Mining M&A is heating up, says Miningnews.net
13th April 2018
Resources Rising Stars
The past fortnight has brought major mining M&A and analysts have forecast a new wave of corporate activity, writes Kristie Batten in Miningnews, citing Rio Tinto’s recent US$4.15 billion from Australian coal, Oz Minerals surprise $442 million takeover of Avanco and Mineral Resources’ $280 million scrip deal with Atlas Iron.
“Other significant deals so far this year include Newcrest Mining's US$250 million investment in Lundin Gold and Northern Star Resources' A$80 million acquisition of Westgold Resources' South Kalgoorlie operations,” Batten wrote.
“While Australian majors and mid-tiers are generally cashed up, UBS believes miners will continue to favour returning cash to shareholders over developing greenfields projects or M&A.
“But Morgan Stanley analysts believe that M&A will become an increasingly important tool for reinvesting capital in 2018/19.”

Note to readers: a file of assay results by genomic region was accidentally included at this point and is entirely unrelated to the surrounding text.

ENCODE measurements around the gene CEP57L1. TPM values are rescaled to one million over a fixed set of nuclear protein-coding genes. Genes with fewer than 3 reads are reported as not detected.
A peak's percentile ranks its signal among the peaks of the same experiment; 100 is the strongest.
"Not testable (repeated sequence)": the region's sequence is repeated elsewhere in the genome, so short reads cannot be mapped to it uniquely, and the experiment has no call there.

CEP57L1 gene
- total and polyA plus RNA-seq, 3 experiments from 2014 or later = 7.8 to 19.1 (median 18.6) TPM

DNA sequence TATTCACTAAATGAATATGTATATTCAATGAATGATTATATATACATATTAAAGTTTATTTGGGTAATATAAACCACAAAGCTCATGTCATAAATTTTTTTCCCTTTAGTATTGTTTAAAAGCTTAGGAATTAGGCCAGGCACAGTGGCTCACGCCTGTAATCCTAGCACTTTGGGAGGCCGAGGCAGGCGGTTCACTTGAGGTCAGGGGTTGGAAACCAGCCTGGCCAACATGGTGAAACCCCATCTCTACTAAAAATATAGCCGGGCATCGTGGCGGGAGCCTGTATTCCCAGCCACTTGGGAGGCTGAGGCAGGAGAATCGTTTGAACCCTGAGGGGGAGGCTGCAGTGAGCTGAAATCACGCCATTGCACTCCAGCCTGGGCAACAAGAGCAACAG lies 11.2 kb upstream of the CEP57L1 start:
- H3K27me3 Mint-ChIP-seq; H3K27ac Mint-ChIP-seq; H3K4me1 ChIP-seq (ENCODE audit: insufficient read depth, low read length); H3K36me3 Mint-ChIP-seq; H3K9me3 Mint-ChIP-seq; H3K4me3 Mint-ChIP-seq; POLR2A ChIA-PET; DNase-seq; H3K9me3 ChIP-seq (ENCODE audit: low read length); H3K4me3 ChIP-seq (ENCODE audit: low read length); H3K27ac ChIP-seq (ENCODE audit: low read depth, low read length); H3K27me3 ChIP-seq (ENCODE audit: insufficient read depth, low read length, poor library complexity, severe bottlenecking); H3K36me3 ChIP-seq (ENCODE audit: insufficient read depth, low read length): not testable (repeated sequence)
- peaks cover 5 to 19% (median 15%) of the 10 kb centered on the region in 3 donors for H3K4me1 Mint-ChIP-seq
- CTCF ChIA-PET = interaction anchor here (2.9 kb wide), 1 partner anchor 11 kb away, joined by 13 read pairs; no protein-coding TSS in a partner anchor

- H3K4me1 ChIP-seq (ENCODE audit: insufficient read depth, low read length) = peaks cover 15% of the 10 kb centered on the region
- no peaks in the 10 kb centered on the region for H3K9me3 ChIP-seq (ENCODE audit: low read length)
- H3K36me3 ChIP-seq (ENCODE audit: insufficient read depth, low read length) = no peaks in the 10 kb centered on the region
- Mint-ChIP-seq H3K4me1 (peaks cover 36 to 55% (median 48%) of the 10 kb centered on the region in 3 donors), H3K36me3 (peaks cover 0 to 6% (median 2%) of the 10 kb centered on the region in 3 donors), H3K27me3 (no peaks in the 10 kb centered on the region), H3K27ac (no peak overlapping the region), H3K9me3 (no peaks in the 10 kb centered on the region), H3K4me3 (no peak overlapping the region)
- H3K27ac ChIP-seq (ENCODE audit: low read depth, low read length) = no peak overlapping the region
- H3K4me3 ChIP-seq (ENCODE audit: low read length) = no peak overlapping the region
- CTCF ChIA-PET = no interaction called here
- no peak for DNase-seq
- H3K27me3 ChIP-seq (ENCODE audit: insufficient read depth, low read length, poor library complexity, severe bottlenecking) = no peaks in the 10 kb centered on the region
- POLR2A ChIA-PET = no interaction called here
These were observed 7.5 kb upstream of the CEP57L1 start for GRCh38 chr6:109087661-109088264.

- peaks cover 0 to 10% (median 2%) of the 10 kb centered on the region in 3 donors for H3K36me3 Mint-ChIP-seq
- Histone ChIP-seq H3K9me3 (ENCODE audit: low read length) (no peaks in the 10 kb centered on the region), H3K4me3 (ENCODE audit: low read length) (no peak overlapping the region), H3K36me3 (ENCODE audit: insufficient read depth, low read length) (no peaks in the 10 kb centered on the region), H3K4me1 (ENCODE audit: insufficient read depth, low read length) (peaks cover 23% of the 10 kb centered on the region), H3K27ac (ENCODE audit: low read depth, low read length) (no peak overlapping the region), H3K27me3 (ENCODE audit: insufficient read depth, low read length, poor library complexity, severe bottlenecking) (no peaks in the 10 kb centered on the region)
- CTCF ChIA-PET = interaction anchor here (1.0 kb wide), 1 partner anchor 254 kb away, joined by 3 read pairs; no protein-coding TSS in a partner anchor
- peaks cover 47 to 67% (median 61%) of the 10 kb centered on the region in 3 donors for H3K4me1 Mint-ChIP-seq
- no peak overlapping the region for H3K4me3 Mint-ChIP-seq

Quoting the Morgan Stanley report, Batten says spending on growth remains modest in the context of the past 10 years because of a paucity of growth projects to invest in, companies remaining concerned about adding too much supply and unbalancing markets and management remaining uncertain about demand.
Against this backdrop, the acquisition of existing assets solves several of these issues, adding production and future growth potential without adding to global supply.”
Closer to home, RBC Capital Markets believes the Australian sector is in the best health of the past decade.
"As we observe the sector now, the clock arrives back at midnight, with prices starting to move, while capital remains low, and operating costs only show early signs of upwards movement," RBC analyst Paul Hissey said yesterday.
"High margins, low/no debt and manageable costs are identifiers we haven't seen in resources for more than a decade (in our view)."
A series of poorly timed deals in the sector over the past decade has left many CEOs too cautious to consider M&A, but Hissey said not all M&A over the period was bad, and it was about the timing, rather than the amount paid.
RBC's theory is that fortune favours the brave, and the time for M&A is now.
"If we can convince people that it's actually the ‘when' that matters (and not the ‘how much'), then we just have to demonstrate there is more upside potential ahead of us than downside," Hissey said.
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